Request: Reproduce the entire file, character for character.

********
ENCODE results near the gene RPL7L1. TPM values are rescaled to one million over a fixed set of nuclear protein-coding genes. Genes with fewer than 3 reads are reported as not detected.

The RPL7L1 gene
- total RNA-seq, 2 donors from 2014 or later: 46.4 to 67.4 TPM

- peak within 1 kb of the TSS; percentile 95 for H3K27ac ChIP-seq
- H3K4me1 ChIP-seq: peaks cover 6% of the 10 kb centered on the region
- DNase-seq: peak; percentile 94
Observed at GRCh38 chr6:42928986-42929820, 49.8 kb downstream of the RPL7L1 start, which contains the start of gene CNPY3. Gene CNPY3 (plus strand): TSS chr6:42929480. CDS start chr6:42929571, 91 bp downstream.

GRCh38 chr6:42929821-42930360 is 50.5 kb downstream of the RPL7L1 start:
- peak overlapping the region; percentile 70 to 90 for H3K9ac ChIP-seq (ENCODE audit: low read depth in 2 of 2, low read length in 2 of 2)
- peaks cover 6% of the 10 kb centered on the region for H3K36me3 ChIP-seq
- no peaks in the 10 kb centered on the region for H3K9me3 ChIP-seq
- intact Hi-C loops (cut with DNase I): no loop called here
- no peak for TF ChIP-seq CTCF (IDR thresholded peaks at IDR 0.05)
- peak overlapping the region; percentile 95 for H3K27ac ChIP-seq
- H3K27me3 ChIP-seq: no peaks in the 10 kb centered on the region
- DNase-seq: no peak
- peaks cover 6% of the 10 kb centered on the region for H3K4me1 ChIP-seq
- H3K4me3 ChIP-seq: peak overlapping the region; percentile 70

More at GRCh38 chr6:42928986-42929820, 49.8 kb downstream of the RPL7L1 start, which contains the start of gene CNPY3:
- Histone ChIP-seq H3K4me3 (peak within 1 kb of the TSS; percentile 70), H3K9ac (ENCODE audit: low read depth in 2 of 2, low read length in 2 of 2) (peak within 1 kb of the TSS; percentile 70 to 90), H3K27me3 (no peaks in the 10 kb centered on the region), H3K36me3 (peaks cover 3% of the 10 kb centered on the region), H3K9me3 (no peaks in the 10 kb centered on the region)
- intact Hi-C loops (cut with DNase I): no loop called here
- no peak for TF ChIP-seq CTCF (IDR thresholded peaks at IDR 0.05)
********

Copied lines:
ENCODE results near the gene RPL7L1. TPM values are rescaled to one million over a fixed set of nuclear protein-coding genes. Genes with fewer than 3 reads are reported as not detected.

The RPL7L1 gene
- total RNA-seq, 2 donors from 2014 or later: 46.4 to 67.4 TPM

- peak within 1 kb of the TSS; percentile 95 for H3K27ac ChIP-seq
- H3K4me1 ChIP-seq: peaks cover 6% of the 10 kb centered on the region
- DNase-seq: peak; percentile 94
Observed at GRCh38 chr6:42928986-42929820, 49.8 kb downstream of the RPL7L1 start, which contains the start of gene CNPY3. Gene CNPY3 (plus strand): TSS chr6:42929480. CDS start chr6:42929571, 91 bp downstream.

GRCh38 chr6:42929821-42930360 is 50.5 kb downstream of the RPL7L1 start:
- peak overlapping the region; percentile 70 to 90 for H3K9ac ChIP-seq (ENCODE audit: low read depth in 2 of 2, low read length in 2 of 2)
- peaks cover 6% of the 10 kb centered on the region for H3K36me3 ChIP-seq
- no peaks in the 10 kb centered on the region for H3K9me3 ChIP-seq
- intact Hi-C loops (cut with DNase I): no loop called here
- no peak for TF ChIP-seq CTCF (IDR thresholded peaks at IDR 0.05)
- peak overlapping the region; percentile 95 for H3K27ac ChIP-seq
- H3K27me3 ChIP-seq: no peaks in the 10 kb centered on the region
- DNase-seq: no peak
- peaks cover 6% of the 10 kb centered on the region for H3K4me1 ChIP-seq
- H3K4me3 ChIP-seq: peak overlapping the region; percentile 70

More at GRCh38 chr6:42928986-42929820, 49.8 kb downstream of the RPL7L1 start, which contains the start of gene CNPY3:
- Histone ChIP-seq H3K4me3 (peak within 1 kb of the TSS; percentile 70), H3K9ac (ENCODE audit: low read depth in 2 of 2, low read length in 2 of 2) (peak within 1 kb of the TSS; percentile 70 to 90), H3K27me3 (no peaks in the 10 kb centered on the region), H3K36me3 (peaks cover 3% of the 10 kb centered on the region), H3K9me3 (no peaks in the 10 kb centered on the region)
- intact Hi-C loops (cut with DNase I): no loop called here
- no peak for TF ChIP-seq CTCF (IDR thresholded peaks at IDR 0.05)